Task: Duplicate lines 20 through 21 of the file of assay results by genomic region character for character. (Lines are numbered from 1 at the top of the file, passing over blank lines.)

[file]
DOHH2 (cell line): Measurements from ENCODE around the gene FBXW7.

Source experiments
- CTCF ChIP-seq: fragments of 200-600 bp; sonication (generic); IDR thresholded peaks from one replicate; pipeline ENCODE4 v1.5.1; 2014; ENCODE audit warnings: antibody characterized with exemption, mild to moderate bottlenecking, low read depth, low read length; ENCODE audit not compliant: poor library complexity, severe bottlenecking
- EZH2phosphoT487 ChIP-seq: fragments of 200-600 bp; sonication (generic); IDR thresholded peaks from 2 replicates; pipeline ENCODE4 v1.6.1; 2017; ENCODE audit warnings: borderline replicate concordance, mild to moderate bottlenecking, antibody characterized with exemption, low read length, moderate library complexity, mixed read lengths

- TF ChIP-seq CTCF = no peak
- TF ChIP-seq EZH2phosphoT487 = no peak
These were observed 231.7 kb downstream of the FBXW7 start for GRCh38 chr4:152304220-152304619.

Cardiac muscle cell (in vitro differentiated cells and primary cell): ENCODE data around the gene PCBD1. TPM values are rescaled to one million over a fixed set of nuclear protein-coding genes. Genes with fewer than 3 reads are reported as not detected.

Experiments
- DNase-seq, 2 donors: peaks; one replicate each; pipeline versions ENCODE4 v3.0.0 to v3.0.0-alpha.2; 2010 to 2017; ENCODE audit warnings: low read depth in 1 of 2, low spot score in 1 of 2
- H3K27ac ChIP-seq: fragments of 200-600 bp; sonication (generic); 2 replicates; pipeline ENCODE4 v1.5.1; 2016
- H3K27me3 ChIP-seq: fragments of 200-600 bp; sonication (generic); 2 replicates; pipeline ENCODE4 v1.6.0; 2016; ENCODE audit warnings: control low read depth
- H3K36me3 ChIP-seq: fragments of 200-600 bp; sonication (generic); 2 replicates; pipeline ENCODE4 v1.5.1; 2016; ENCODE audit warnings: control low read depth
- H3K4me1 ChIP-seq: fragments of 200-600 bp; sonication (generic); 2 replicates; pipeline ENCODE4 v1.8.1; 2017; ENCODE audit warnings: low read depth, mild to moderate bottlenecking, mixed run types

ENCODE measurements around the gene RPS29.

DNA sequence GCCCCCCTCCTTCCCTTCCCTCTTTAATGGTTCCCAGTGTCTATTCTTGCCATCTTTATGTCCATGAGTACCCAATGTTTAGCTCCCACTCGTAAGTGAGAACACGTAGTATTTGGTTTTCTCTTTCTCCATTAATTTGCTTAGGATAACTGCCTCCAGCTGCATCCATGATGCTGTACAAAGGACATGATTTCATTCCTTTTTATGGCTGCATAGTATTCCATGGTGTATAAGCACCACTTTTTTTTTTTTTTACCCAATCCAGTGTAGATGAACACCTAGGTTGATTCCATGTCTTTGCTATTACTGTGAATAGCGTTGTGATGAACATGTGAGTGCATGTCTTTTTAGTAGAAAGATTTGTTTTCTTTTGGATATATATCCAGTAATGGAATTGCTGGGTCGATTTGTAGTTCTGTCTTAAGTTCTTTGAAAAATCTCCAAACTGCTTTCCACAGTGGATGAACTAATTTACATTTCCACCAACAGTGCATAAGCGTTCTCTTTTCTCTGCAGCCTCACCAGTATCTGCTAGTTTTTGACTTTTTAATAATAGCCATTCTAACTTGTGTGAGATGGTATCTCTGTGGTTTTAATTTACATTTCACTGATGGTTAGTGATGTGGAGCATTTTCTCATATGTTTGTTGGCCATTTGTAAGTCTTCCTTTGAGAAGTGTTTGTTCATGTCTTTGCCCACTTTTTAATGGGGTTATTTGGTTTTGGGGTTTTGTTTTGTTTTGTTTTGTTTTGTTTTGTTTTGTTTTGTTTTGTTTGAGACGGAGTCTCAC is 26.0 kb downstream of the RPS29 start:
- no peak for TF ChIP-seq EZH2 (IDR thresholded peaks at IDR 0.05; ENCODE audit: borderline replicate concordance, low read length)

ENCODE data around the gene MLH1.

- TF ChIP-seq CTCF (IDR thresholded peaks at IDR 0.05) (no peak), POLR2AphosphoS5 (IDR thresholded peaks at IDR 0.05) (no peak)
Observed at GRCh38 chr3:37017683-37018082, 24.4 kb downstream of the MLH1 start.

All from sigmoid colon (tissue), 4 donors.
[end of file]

Observed at GRCh38 chr3:37017683-37018082, 24.4 kb downstream of the MLH1 start.

All from sigmoid colon (tissue), 4 donors.